12:02 PM 28th September 2019
Why Is Backing Up Important?
In a world where ransomware has become big business for rogue countries and states, it is more important than ever to be backing up your data on a regular basis.
In a nutshell, ransomware is a virus or script that encrypts your information, meaning it becomes unusable. The cyber-criminal will then send details of how to pay the ransom – usually in the form of a cryptocurrency like bitcoin – in order for you to acquire your data back.
The latest versions of these forms of attacks target the backed-up infrastructure, which can be a nightmare for consumers.
If this kind of cyber-attack ever happens to you, it is far better to write the data off instead of paying the money.
In truth, backing up your data can be a straight-forward task, which doesn’t have to break the bank, so why should you invest?
Is it affordable?
Luckily, we live in a time where data storage prices are at an all-time low and securing huge amounts of information is cheap – especially for home users. However, it is essential that your backup is not physically connected to your machine, including network attached storage (NAS drives for short) as it increases your vulnerability.
There are several methods which allow you do this with varying degrees of complexity, but for the home user – who has to deal with all of life's pressures and may not see a computer or laptop as critical – sticking to an online solution is recommended.
Online, cloud or off-site backup is simply storage space on the internet that is accessed via a program on your computer.
The benefits of this may seem obvious, but not all products are the same. Some do not have a revision history, which could mean your PC backs up the incorrect files and replaces the latest version, so it’s important to do your research before committing to one.
Is it secure?
It can be argued nothing is ever truly secure, due to many factors such as human error. But data that’s stored in the cloud is safer than on your computer, if you choose the right software and set the correct security methods for accessing it that is!
Your chosen virtual provider should store data in ISO/IEC 27001:2013 certified centres – or the American equivalent – which you will be able to find in their company information.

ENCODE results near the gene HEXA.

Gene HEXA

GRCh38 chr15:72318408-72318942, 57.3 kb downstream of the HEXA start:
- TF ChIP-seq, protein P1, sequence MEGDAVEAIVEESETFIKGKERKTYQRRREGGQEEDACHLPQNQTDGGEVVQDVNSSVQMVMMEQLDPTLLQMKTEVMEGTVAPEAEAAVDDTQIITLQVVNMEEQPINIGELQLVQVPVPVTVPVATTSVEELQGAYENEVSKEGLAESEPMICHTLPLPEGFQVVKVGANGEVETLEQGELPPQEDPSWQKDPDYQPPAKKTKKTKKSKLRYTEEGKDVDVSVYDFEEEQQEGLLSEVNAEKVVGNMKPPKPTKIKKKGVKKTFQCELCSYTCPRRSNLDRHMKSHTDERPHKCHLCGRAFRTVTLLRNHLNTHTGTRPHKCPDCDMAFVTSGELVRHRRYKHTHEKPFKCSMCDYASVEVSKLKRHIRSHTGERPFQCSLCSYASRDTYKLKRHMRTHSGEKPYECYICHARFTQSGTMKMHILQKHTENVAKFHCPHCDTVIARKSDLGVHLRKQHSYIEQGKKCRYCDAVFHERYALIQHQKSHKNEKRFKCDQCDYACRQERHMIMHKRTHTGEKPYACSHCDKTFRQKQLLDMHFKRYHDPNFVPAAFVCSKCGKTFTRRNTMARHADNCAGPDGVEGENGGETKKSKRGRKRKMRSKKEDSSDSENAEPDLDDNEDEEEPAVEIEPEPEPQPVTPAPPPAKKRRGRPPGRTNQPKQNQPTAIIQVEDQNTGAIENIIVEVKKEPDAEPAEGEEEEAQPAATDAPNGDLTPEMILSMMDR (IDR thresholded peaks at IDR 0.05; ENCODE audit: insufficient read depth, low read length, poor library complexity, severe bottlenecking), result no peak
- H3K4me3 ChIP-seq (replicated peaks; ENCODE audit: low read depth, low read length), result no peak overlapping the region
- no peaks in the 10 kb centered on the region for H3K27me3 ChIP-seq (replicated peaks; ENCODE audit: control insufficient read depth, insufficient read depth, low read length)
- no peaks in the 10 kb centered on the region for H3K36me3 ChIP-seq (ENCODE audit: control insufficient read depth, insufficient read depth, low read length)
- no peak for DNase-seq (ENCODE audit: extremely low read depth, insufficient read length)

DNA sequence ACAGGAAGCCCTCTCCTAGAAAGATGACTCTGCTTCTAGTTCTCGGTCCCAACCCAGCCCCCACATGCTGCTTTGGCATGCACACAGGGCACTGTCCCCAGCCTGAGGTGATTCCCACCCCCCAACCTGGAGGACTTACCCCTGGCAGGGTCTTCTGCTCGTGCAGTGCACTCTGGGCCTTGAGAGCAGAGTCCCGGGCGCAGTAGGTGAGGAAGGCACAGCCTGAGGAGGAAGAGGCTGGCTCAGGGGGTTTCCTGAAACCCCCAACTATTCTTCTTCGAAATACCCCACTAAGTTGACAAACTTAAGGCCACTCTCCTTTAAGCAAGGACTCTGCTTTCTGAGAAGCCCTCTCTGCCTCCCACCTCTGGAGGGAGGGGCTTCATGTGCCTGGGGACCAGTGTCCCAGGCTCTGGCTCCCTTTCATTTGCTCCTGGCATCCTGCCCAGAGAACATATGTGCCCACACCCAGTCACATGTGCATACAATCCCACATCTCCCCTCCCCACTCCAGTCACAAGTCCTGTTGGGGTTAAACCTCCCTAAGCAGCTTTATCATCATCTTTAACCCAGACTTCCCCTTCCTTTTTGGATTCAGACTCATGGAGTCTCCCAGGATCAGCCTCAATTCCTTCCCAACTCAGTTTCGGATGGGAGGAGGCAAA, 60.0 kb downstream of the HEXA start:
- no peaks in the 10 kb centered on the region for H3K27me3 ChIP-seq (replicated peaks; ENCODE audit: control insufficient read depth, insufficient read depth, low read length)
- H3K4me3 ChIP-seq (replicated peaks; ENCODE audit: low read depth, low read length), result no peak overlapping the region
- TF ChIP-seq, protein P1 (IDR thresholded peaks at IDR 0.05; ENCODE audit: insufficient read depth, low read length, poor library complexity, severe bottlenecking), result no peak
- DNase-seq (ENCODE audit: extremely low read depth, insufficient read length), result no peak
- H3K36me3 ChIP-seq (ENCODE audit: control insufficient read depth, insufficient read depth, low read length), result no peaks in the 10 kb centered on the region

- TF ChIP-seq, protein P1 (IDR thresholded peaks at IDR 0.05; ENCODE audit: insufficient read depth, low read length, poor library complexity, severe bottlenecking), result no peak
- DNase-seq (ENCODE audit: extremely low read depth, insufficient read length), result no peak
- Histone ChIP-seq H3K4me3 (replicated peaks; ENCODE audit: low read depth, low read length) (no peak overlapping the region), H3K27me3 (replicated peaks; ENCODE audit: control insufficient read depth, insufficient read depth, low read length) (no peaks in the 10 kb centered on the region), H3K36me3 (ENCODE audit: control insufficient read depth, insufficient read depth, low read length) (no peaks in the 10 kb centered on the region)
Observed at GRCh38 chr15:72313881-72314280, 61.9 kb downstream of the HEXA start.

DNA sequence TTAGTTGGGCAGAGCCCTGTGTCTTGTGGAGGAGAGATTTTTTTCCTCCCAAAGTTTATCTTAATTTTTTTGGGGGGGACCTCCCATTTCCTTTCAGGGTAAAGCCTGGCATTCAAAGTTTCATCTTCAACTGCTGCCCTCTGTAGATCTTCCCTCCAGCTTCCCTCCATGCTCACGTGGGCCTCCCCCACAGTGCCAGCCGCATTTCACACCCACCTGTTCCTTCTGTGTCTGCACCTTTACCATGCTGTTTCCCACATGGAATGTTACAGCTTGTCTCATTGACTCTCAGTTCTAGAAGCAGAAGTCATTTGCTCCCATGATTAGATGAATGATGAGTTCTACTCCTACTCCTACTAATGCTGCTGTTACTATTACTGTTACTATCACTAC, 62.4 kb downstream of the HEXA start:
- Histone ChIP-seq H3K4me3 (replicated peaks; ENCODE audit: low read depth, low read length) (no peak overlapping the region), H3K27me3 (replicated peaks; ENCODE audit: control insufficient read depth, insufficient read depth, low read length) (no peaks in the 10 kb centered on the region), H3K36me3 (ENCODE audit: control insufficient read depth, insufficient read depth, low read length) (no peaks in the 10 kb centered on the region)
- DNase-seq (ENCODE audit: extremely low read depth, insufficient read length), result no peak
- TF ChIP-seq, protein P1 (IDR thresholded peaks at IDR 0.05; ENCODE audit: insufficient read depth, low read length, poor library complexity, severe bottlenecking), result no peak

You should also set a two-factor authentication on all of your accounts. This means a secondary alternate method is used to verify who you are at the login stage – this can be delivered via a text message, email or through an app like Google Authenticator.
What’s on the market?
Here is a quick look at the benefits and pricing of some of the products that can offer the best backup security and value for money.
Cost: $6 per month
Features: unlimited backup for one PC or laptop, external hard drives supported, snapshot and revision history, EU storage, two-factor authentication and multiple restore options including a shipped physical disk containing your data, for an extra charge.
Cost: $6 -$9.34 per month
Features: unlimited backup for one PC or laptop, external hard drives supported (for the higher price of $9.34 per month), snapshot and revision history, US storage, two-factor authentication and multiple restore options including a shipped physical disk containing your data, for an extra charge.
Google drive backup and restore
Cost: Free to 15GB or $9.99 for 1TB of storage
Features: external hard drives supported (for the higher price of $9.99 per month), snapshot and revision history, EU storage and two-factor authentication.
Keeping memories and important documents safe in the modern world is affordable and secure. When backing up your data costs as little as a large coffee, there really is no excuse to not invest for extra peace of mind.